In 1926, Jewish poet and publicist Sholom Schwartzbard took revenge on the leader of Ukrainian nationalists Symon Petliura for the bloody pogroms. Schwartzbard became inspired with assassination by the act of Soghomon Tehlirian who had several years earlier assassinated one of the perpetrators of the Armenian Genocide in Berlin.
Soghomon Tehlirian was a highly melancholic individual, as testified by the former landlady of the 24-year-old Armenian who arrived in Berlin in the early 1920s allegedly for study. Most of the time, Tehlirian would sit in the dark of his room, playing the mandolin.
The landlady found out that the whole family of her guest had died during the genocide of Armenians in 1915 and that he had miraculously survived. She preferred not to ask him unnecessary questions.
The landlady was surprised when in early March 1921, Tehlirian announced that he was leaving for another apartment located in the prestigious Charlottenburg district next to the zoo.
The student explained his move by the fact that his doctor recommended him to live in an area abundant with sunlight. The real reason for the move was the following – in the building opposite to Tehlirian’s new apartment, a man named Ali Salih lived. Tehlirian was planning to assassinate him.
Mehmed Talaat Pasha was in flight from justice under the pseudonym Ali Salih. He has been the Minister of the Interior of the Ottoman Empire in 1913-1917 and one of the main organizers of the Armenian Genocide. In April 1915, Talaat Pasha initiated the arrest of several hundred leaders of the Armenian community which, according to historians, was the reason for the massacre.
On the morning of March 15, 1921, Tehlirian looked out the window and noticed Talaat Pasha on the balcony of his apartment. Subsequently, Tehlirian would state in court that he recognized this man from a photo in a newspaper. “I realized that this is Talaat Pasha, a man whose hands were covered with the blood of my parents, brothers, and sisters,” Tehlirian would say.
Tehlirian grabbed his gun, ran out of the house, and mortally wounded the former Ottoman nobleman. The crowd immediately reacted to the gunshots, and Tehlirian was overpowered and handed over to the police. According to witnesses, Tehlirian was shouting as he was taken away: “I am an Armenian, and the one I shot is a Turk. Germany should not care!”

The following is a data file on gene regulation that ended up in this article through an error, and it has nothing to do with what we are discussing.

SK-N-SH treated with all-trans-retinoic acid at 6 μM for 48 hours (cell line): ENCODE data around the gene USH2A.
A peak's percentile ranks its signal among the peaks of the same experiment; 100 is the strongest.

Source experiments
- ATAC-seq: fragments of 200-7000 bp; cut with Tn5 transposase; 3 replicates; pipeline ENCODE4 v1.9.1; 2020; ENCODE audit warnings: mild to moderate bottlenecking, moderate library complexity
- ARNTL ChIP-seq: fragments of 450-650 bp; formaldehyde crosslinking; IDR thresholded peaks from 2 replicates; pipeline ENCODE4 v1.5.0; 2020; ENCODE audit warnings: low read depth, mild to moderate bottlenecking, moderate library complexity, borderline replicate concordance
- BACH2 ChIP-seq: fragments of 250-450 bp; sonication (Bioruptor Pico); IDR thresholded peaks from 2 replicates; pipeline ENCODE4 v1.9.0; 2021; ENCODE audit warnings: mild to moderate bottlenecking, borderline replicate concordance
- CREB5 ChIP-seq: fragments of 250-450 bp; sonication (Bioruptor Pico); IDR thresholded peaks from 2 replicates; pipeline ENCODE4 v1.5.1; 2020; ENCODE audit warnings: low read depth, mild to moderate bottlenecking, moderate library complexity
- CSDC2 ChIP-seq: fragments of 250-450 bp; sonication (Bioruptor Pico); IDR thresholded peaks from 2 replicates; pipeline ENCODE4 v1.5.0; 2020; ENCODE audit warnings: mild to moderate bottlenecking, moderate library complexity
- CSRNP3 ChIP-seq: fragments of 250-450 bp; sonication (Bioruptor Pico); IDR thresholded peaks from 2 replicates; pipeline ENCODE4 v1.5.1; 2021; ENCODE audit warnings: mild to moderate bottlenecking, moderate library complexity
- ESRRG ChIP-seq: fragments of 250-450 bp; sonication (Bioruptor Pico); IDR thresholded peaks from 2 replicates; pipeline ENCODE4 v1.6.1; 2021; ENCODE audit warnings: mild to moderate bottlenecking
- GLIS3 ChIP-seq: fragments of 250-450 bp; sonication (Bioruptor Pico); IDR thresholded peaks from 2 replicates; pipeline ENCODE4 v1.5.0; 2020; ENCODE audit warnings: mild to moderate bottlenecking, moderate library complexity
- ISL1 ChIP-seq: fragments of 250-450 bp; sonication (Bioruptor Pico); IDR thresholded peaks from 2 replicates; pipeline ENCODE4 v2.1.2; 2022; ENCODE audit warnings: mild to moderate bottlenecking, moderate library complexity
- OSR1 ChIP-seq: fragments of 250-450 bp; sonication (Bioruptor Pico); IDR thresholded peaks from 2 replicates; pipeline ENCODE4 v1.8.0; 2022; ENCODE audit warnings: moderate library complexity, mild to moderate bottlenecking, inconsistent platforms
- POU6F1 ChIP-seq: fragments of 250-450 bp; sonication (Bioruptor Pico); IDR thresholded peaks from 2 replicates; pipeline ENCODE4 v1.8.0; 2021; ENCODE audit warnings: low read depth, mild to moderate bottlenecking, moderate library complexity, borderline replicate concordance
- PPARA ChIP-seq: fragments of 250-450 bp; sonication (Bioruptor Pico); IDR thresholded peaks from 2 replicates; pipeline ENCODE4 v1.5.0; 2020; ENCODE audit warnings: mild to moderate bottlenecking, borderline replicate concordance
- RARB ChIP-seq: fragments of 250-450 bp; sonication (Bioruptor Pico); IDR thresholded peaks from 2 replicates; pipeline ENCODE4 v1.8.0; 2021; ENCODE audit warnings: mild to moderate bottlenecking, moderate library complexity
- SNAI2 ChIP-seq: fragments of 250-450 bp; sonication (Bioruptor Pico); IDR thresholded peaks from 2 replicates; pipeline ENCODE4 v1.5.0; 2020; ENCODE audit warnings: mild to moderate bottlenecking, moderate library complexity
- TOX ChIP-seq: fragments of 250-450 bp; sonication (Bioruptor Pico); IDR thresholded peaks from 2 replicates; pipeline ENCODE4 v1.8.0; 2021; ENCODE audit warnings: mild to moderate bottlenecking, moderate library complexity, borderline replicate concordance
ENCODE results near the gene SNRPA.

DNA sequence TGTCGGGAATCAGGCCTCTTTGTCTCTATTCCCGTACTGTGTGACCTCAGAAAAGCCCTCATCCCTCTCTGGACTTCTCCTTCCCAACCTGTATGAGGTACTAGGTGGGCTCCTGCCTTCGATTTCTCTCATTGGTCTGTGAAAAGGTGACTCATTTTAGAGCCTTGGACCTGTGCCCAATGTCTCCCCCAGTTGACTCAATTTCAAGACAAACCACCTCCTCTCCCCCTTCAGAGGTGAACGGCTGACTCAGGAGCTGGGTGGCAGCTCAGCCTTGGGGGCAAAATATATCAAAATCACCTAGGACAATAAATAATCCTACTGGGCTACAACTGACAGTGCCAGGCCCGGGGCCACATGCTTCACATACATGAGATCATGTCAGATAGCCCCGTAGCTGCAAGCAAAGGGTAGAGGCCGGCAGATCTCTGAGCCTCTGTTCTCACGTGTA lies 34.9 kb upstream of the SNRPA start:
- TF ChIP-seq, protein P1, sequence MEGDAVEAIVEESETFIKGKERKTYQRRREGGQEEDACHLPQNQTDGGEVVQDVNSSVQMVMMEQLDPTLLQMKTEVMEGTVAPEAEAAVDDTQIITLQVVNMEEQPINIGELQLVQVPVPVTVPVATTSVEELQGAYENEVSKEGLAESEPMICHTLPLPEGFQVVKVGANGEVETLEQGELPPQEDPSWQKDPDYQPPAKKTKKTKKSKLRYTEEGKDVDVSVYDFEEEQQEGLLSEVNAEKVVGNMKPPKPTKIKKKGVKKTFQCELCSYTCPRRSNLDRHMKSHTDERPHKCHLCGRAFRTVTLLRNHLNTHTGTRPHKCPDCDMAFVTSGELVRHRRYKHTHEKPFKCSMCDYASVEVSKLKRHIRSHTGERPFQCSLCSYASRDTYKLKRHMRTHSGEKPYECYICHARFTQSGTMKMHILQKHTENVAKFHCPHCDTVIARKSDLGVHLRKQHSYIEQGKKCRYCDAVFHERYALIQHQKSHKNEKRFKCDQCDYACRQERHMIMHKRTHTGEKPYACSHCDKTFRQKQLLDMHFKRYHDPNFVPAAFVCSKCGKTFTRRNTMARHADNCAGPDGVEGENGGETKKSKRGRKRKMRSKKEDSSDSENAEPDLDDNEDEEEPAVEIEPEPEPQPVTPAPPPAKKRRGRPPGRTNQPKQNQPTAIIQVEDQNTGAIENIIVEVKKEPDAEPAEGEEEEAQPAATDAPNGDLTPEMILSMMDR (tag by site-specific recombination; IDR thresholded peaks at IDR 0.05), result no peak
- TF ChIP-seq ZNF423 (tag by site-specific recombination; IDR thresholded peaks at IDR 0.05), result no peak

Subsequently, Tehlirian would recall that upon learning at the police station that his shot was fatal, he experienced a sense of moral satisfaction.
Back to Schwartzbard.
In 1919, Henry Morgenthau Sr. led an American delegation sent to Poland to study, among other things, the circumstances of the Jewish pogroms in the country and in neighboring regions of Russia. Interestingly, as the US ambassador to the Ottoman Empire, Henry Morgenthau has been the first politician to inform the world about the Armenian Genocide at an international level.
The Jewish population of Ukraine during the Civil War (1917-1921) was significantly affected by the pogroms that were carried out by almost all participants – local nationalists, “green” gangs, White Guards, and units of the Red Army. However, in the people’s memory, the bloodiest pogrom was the one carried out by the armed formations of the Directorate of Ukraine headed by Symon Petliura. In total, between 100 to 200 thousand Jews became victims of pogroms in Ukraine.
Inspired by the example of Tehlirian, Jewish poet, publicist, and anarchist Sholom Schwartzbard conceived a plan to assassinate Petliura.
Relatives of Schwartzbard living in Balta, Podolsk province, died during the Civil War. Schwartzbard after the end of WWI (in which he had participated) headed to Western Europe.
In 1926, having learned that Petliura was living in exile in Paris, Schwartzbard decided to track him down and assassinate him. On May 25, 1926, on the corner of Saint-Michel Boulevard and Racine Street, Schwartzbard approached Petliura viewing a shop window and shot him from a revolver three times. Schwartzbard calmly waited for the police to arrive, handed over his weapons, and announced that he had just shot a murderer.
The trial of Schwartzbard began a year and a half later, on October 18, 1927, and received wide media coverage. Renowned left-wing activists stood up for the defendant. Among people defending Schwartzbard were philosopher Henri Bergson, writers Romain Rolland, Henri Barbusse, Maxim Gorky, physicists Albert Einstein, Paul Langevin, and others. Jewish historians Semyon Dubnow and Elias Tcherikower collected information about the pogroms in Ukraine and presented it to the court.
Subsequently, famous Jewish writer Sholem Asch would write that “Schwartzbard avenged us all.”
Philosopher Hannah Arendt also wrote about Tehlirian and Schwartzbard. In her opinion, the motive for both was revenge and a sense of justice. They did not try to hide from the police, Arendt emphasizes – rather, they waited humbly for their arrests, which would allow them to provide the court with evidence of the bloody atrocities committed by their victims.
In both cases, the court has acquitted the accused.
After the trial, Tehlirian left Germany and settled in Serbia where he married a local Armenian. After living in Serbia for about 30 years, Tehlirian and his family emigrated to the United States. Tehlirian would pass away in the US in 1960 at the age of 63.
Schwartzbard after the acquittal remained in Paris where he continued his literary work. He passed in 1938 in South Africa – at the time, he was in Africa to raise funds for the publication of a new literary almanac in Yiddish.
In 1948, the UN General Assembly finally adopted the Convention on the Prevention and Punishment of the Crime of Genocide. The author of the term “genocide” was American lawyer, Russian-Polish Jew Raphael Lemkin who, as a student, had monitored the trial of Tehlirian.
Nikolay Lebedev, jewish.ru